1. These articles at present are exceeding defective, in their being a fixed standard of the profession of truth, with respect unto those errors and heresies which have invaded and pestered the churches since their framing and establishment. We know it was the constant, invariable custom of the primitive churches, upon the emergency of any new errors or heresies, to add unto the rule and symbol of their confession a testimony against them, so as to preserve themselves from all communion in them or participation of them. And a usage it was both necessary and laudable, as countenanced by Scripture example, however afterward it was abused; for no writing, such as all church-confessions are, can obviate unforeseen heresies, or errors not broached at the time of its writing, but only that which is · of divine institution, wherein infinite wisdom hath stored up provision of truth, for the destruction of all errors that the subtlety or folly of man can invent. When these articles of the church of England were composed, neither Socinianism nor Arminianism, which have now made such an inroad on some protestant churches, were n the world, either name or things. Wherefore, in their 357confession no testimony could be expressly given against them, though I acknowledge it is evident, from what is contained in the articles of it, and the approved exposition they received for a long time in the writings of the most eminent persons of the church, that there is a virtual condemnation of all these errors included therein. But in that state whereunto things are come amongst us, some more express testimony against them is necessary to render any church the pillar and ground of truth.
2. Besides, a distinction is found out, and passeth current among us, that the articles of this confession are not articles of faith, but of outward agreement for peace’ sake among ourselves: which is an invention to help on the ruin of religion; for articles of peace in religion, concerning matters of faith, which he that subscribes doth it not because they are true or articles of faith, are an engine to accommodate hypocrisy, and nothing else. But according unto this supposition they are used at men’s pleasure, and turned which way they have mind to. Wherefore, —
3. Notwithstanding this standard of truth, differences in important doctrines, wherein the edification of the souls of men is highly concerned, do abound among them who manage the public profession of the church. I shall not urge this any farther by instances; in general it cannot modestly be denied. Neither is this spoken to abridge ministers of churches of their due liberty in their management o the truths of the gospel; for such a liberty is to be granted as:—
(1.) Ariseth from the distinct gifts that men have received; for “unto every one is given grace according to the measure of the gift of Christ,” Eph. iv. 7. “As every man hath received the gift, even so minister the same one to another, as good stewards of the manifold grace of God,” 1 Pet. iv. 10.
(2.) As followeth on that spiritual wisdom which ministers receive in great variety, for the application of the truths of the gospel unto the souls and consciences of men. Hereon great variety in public church-administrations will ensue, but all unto edification.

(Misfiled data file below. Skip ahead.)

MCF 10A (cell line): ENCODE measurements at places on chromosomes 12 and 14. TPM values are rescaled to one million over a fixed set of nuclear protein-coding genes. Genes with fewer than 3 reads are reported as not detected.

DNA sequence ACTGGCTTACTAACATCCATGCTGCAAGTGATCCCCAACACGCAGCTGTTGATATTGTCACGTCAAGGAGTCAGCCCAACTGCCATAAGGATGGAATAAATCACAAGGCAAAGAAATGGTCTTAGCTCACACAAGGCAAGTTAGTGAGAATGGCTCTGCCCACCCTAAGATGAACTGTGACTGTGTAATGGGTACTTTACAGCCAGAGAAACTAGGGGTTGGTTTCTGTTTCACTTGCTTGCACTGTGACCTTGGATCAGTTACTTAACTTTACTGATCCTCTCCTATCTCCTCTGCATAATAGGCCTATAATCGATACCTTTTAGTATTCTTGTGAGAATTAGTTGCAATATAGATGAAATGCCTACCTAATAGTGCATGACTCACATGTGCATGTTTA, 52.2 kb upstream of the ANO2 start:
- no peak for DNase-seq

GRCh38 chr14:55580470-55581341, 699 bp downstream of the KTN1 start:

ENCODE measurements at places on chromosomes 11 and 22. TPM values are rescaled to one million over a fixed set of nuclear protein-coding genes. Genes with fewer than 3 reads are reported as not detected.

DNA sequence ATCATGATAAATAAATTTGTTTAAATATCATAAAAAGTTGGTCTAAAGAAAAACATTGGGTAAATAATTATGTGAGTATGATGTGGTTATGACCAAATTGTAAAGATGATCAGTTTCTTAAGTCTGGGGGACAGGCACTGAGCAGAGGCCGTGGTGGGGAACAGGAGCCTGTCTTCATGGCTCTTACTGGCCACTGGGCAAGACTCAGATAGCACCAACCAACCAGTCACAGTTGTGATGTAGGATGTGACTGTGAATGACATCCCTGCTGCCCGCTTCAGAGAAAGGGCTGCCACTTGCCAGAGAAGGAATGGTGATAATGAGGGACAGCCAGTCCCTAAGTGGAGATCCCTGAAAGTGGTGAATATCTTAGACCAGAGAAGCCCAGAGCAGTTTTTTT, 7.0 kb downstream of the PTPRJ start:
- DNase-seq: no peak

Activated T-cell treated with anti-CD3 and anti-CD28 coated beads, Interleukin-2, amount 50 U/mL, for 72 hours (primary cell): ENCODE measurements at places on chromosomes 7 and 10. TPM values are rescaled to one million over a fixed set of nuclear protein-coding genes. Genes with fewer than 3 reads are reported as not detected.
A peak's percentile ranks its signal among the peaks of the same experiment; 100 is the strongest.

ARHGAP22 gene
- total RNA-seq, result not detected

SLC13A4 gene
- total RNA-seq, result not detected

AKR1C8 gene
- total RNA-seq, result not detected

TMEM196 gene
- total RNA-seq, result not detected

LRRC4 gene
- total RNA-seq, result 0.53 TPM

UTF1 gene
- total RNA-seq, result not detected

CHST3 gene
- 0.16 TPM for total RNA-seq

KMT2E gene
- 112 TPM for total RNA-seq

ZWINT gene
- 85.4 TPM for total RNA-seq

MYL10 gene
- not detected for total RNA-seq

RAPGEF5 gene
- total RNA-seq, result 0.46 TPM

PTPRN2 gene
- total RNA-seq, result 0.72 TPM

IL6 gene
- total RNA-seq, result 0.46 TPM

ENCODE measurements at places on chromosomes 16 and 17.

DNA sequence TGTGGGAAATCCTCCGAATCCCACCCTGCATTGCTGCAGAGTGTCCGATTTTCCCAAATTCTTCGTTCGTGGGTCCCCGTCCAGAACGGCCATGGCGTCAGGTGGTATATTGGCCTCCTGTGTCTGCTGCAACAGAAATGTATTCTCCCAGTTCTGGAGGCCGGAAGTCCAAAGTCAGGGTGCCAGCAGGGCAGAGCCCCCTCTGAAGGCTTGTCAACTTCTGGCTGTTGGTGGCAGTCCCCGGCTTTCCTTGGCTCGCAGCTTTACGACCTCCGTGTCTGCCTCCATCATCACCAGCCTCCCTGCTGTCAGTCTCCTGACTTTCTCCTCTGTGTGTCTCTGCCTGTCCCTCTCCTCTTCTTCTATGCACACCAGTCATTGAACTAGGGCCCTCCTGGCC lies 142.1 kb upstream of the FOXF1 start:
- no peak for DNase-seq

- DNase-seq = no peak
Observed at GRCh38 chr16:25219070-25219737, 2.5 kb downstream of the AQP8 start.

(3.) Such as consists in a different exposition of particular places of Scripture, whilst the analogy of faith is kept and preserved, Rom. xii. 6.
(4.) Such as admits of different stated apprehensions in and about such doctrines as wherein the practice and comfort of Christians are not immediately nor greatly concerned.
Such a liberty, I say, as the dispensation of spiritual gifts, and the different manner of their exercise, as the unsearchable depths that are in the Scripture, not to be fathomed at once by any church or any sort of persons whatever, and our knowing the best of us but in part, with the difference of men’s capacities and understandings in and 358about things not absolutely necessary unto edification, must be allowed in churches and their ministry. But I speak of that variety of doctrines, which is of greater importance. Such it is as will set men at liberty to make their own choice in the use of means for their edification. And if such novel opinions about the person, grace, satisfaction, and righteousness of Christ, about the work of the Holy Spirit of God in regeneration, or the renovation of our nature into the image of God, as abound in some churches, should at any time, by the suffrage of the major part of them who by law are intrusted with its conduct, be declared as the sense of the church, it is and would be sufficient to absolve any man from an obligation unto its communion by virtue of its first institution and establishment.
IV. Evangelical discipline is neither observed nor attainable in these parochial assemblies, nor is there any relief provided by any other means for that defect. This hath in general been spoken unto before; but because it belongs in an especial manner unto the argument now in hand, I shall yet farther speak unto it. For, to declare my mind freely, I do not judge that any man can incur the guilt of schism who refrains from the communion of the church wherein the discipline of the gospel is either wholly wanting or is perverted into rule and domination, which hath no countenance given unto it in the word of truth. And we may observe, —